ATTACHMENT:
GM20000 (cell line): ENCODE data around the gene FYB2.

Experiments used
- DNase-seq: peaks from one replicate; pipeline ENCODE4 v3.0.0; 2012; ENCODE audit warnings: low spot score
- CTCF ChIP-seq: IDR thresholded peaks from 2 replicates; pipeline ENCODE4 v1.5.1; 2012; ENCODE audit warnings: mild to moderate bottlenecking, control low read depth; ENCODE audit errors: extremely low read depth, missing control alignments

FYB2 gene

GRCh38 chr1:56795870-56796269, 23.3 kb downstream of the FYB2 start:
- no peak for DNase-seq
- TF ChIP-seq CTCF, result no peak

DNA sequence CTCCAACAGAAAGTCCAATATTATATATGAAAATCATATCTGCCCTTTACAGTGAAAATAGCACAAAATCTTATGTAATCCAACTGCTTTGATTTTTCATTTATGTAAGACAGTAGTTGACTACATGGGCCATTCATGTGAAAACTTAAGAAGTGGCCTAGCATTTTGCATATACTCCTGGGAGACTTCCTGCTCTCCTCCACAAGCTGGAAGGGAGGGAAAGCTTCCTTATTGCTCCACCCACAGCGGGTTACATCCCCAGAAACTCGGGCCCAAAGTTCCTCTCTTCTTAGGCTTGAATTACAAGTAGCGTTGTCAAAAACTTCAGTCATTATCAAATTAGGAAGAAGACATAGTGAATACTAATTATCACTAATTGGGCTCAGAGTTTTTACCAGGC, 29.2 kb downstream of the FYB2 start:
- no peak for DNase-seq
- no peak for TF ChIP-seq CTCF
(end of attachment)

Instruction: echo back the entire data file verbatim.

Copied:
GM20000 (cell line): ENCODE data around the gene FYB2.

Experiments used
- DNase-seq: peaks from one replicate; pipeline ENCODE4 v3.0.0; 2012; ENCODE audit warnings: low spot score
- CTCF ChIP-seq: IDR thresholded peaks from 2 replicates; pipeline ENCODE4 v1.5.1; 2012; ENCODE audit warnings: mild to moderate bottlenecking, control low read depth; ENCODE audit errors: extremely low read depth, missing control alignments

FYB2 gene

GRCh38 chr1:56795870-56796269, 23.3 kb downstream of the FYB2 start:
- no peak for DNase-seq
- TF ChIP-seq CTCF, result no peak

DNA sequence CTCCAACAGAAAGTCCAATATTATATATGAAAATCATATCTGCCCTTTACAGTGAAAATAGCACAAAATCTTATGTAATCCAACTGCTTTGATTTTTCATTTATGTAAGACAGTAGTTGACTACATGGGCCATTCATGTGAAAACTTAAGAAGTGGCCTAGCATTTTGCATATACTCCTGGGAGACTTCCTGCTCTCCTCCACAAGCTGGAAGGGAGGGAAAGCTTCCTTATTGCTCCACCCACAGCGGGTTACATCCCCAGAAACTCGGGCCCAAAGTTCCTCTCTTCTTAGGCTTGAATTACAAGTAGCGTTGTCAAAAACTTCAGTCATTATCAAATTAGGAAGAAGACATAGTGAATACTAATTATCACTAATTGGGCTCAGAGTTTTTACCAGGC, 29.2 kb downstream of the FYB2 start:
- no peak for DNase-seq
- no peak for TF ChIP-seq CTCF